Ground water is handled after about 160' of ditching and pipe. We had 1.75" of rain during this process that added to the fun.
All the blocks are set and back filled and I have the materials 
(#4 bar and form lumber) to complete the "foundation" to the point of calling for concrete. 
 Supposed to get rainy mid week and I'll work on my post and brackets that I'm fabricating. 

<br
At the shovel, the water breaks away from the camera to the woods. This side travels towards the camera to the woods about 100' behind. 

Offline Crossroads

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Re: Working on a building.
« Reply #11 on: May 03, 2021, 11:59:51 PM »
I like it and may end up doing something similar in a few months. 
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Offline jpassardi

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Re: Working on a building.
« Reply #12 on: May 04, 2021, 07:44:04 AM »
Understandably the building is for a sawmill so some movement and cracking isn't going to be a deal breaker. Drywall cracking due to deflection obviously isn't a concern.
Just bear in mind that the slab which I assume will also cap the blocks will move with frost. If the posts are supported by the slab (not directly by the blocks), the slab will want to heave away from the blocks but likely will crack instead, more so with a large snow load. With the building unheated, the portion of the slab inside of the blocks will be unprotected - the water in the soil will freeze sooner than below the blocks.
I suggest cutting a good amount of control joints in the slab as it will crack. As you likely know, most slabs will crack due to the initial curing shrinkage alone. Rebar will help prevent shifting at the cracks.
Definitely an improvement over working in the mud and out in the elements!
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Offline 711ac

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Re: Working on a building.
« Reply #13 on: May 04, 2021, 05:14:50 PM »
I'm not pouring a slab, it will be  crushed stone. A day on concrete is tough on me. I may regret it come clean up time, but that can be added later if I choose to. This "cap" is only to tie the blocks together, provide a little more distance from the grade to wood, and allow me to place my post anchoring into it (wet dip) vs. drilling and expanding wedge bolts. It also will level everything out, those blocks are somewhat inconsistent and difficult to place perfectly @ about 3600# each-by myself.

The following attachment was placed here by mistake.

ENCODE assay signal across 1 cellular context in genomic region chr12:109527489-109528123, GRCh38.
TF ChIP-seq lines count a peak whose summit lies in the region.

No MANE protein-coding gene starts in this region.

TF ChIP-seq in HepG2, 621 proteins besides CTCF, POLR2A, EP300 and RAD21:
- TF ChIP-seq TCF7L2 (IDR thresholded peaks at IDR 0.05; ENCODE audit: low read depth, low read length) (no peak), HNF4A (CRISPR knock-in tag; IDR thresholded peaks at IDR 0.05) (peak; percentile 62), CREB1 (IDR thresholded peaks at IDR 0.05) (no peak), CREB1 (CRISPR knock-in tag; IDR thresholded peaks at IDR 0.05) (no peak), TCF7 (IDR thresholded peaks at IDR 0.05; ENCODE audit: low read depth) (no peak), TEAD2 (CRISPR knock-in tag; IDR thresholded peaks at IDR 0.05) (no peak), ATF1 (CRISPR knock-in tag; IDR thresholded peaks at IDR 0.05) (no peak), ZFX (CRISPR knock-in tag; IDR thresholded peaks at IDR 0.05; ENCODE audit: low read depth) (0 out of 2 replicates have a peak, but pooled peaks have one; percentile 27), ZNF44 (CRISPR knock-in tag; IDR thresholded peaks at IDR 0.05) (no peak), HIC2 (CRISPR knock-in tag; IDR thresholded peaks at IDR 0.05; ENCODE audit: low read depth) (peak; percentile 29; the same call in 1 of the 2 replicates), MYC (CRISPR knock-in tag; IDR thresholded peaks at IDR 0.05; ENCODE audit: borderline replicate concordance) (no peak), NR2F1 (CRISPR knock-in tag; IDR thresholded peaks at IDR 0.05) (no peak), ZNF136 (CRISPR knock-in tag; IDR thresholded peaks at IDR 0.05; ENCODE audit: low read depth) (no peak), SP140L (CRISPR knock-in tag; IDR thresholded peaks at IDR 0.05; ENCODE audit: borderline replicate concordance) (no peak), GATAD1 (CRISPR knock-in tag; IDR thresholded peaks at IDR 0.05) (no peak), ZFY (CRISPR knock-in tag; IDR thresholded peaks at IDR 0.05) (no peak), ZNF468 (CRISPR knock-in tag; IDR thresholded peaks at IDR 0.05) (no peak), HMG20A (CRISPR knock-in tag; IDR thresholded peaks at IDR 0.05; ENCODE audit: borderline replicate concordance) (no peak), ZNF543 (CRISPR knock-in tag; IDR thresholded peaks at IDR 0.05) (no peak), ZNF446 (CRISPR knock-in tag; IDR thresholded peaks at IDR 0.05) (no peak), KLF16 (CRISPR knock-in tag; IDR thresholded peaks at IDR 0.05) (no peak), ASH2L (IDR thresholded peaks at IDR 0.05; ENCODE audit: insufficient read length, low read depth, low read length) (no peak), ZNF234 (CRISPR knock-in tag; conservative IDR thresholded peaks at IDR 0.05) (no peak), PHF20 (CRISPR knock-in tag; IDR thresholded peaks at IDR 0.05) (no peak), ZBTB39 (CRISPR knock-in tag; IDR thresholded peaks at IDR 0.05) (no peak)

I'm making my own brackets, similar to the ones offered by "perma-column" except their 2' high for bolting and I need 25 of them!

Offline jpassardi

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Re: Working on a building.
« Reply #14 on: May 04, 2021, 07:49:49 PM »
Ahh...the use of block makes sense the way you're doing it then.
If you were pouring a slab it would be cheaper to just haunch the pour down at the perimeter.
I know what you mean, I used those blocks to make a retaining wall to support my small barn.
You may want to use processed gravel for the floor so you can clean the sawdust off, 3/4 stone would let the sawdust fill the voids.
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Offline 711ac

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Re: Working on a building.
« Reply #15 on: May 05, 2021, 06:25:52 AM »
Yes, the gravel will have the "fines" in it to lock it together. A friend has a decent plate compactor that I'll run across it.

Offline 711ac

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Re: Working on a building.
« Reply #16 on: May 06, 2021, 06:20:43 AM »
 

I got started on the post brackets yesterday. Rainy, good shop weather.

 


Offline farmfromkansas

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Re: Working on a building.
« Reply #17 on: May 06, 2021, 09:37:43 PM »
Not sure I understand completely how you are holding your anchors down, but they do make an epoxy to glue your rebar into a hole in concrete.  They say they hold as well as a anchor bolt that is placed in poured concrete.
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Offline 711ac

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Re: Working on a building.
« Reply #18 on: May 07, 2021, 06:57:03 AM »
I'll be pouring a 12" thick "cap" on the heavy buried blocks, then pushing the brackets into the wet concrete. 
I finished welding all of them yesterday and got them partially painted. 

Offline BUGGUTZ

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Re: Working on a building.
« Reply #19 on: May 07, 2021, 07:47:23 PM »
You might consider putting a slight bend or an L in your bar, so its not a straight peg in the slab.

I like the use of bin blocks for a foundation.
Everyone has to be somewhere.